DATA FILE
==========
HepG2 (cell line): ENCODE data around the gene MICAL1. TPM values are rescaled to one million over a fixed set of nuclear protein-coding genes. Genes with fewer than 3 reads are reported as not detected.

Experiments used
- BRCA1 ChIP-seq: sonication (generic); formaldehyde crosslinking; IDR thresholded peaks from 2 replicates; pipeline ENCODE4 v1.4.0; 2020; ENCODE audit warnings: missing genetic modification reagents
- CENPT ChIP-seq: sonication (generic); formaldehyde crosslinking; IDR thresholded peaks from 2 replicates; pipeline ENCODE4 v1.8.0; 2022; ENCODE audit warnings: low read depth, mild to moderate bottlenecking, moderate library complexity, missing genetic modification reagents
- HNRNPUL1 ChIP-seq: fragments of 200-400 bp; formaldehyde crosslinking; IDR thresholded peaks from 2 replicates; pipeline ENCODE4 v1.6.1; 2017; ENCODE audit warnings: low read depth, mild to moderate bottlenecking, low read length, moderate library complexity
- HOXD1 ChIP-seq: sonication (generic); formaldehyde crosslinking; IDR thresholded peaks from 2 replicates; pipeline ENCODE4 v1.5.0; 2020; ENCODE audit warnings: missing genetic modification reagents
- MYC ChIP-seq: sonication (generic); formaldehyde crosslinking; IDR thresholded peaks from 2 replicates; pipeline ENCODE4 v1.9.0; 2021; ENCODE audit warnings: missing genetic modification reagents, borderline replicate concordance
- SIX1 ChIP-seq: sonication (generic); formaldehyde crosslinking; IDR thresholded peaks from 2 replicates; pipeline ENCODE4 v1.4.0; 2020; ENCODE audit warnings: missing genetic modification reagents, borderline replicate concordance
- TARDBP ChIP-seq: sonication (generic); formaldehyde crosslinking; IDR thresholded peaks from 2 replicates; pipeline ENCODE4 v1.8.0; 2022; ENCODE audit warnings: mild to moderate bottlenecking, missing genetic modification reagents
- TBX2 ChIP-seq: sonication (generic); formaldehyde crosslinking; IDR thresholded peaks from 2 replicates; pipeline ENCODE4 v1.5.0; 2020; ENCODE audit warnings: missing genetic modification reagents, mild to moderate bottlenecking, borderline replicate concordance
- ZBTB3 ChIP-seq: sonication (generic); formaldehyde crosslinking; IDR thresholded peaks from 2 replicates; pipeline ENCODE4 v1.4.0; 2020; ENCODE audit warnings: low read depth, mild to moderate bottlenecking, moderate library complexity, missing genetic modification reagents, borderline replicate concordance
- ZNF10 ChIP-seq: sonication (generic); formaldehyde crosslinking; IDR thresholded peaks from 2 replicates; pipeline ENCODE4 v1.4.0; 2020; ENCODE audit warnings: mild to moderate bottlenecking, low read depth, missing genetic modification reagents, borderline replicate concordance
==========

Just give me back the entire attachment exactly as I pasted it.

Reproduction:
HepG2 (cell line): ENCODE data around the gene MICAL1. TPM values are rescaled to one million over a fixed set of nuclear protein-coding genes. Genes with fewer than 3 reads are reported as not detected.

Experiments used
- BRCA1 ChIP-seq: sonication (generic); formaldehyde crosslinking; IDR thresholded peaks from 2 replicates; pipeline ENCODE4 v1.4.0; 2020; ENCODE audit warnings: missing genetic modification reagents
- CENPT ChIP-seq: sonication (generic); formaldehyde crosslinking; IDR thresholded peaks from 2 replicates; pipeline ENCODE4 v1.8.0; 2022; ENCODE audit warnings: low read depth, mild to moderate bottlenecking, moderate library complexity, missing genetic modification reagents
- HNRNPUL1 ChIP-seq: fragments of 200-400 bp; formaldehyde crosslinking; IDR thresholded peaks from 2 replicates; pipeline ENCODE4 v1.6.1; 2017; ENCODE audit warnings: low read depth, mild to moderate bottlenecking, low read length, moderate library complexity
- HOXD1 ChIP-seq: sonication (generic); formaldehyde crosslinking; IDR thresholded peaks from 2 replicates; pipeline ENCODE4 v1.5.0; 2020; ENCODE audit warnings: missing genetic modification reagents
- MYC ChIP-seq: sonication (generic); formaldehyde crosslinking; IDR thresholded peaks from 2 replicates; pipeline ENCODE4 v1.9.0; 2021; ENCODE audit warnings: missing genetic modification reagents, borderline replicate concordance
- SIX1 ChIP-seq: sonication (generic); formaldehyde crosslinking; IDR thresholded peaks from 2 replicates; pipeline ENCODE4 v1.4.0; 2020; ENCODE audit warnings: missing genetic modification reagents, borderline replicate concordance
- TARDBP ChIP-seq: sonication (generic); formaldehyde crosslinking; IDR thresholded peaks from 2 replicates; pipeline ENCODE4 v1.8.0; 2022; ENCODE audit warnings: mild to moderate bottlenecking, missing genetic modification reagents
- TBX2 ChIP-seq: sonication (generic); formaldehyde crosslinking; IDR thresholded peaks from 2 replicates; pipeline ENCODE4 v1.5.0; 2020; ENCODE audit warnings: missing genetic modification reagents, mild to moderate bottlenecking, borderline replicate concordance
- ZBTB3 ChIP-seq: sonication (generic); formaldehyde crosslinking; IDR thresholded peaks from 2 replicates; pipeline ENCODE4 v1.4.0; 2020; ENCODE audit warnings: low read depth, mild to moderate bottlenecking, moderate library complexity, missing genetic modification reagents, borderline replicate concordance
- ZNF10 ChIP-seq: sonication (generic); formaldehyde crosslinking; IDR thresholded peaks from 2 replicates; pipeline ENCODE4 v1.4.0; 2020; ENCODE audit warnings: mild to moderate bottlenecking, low read depth, missing genetic modification reagents, borderline replicate concordance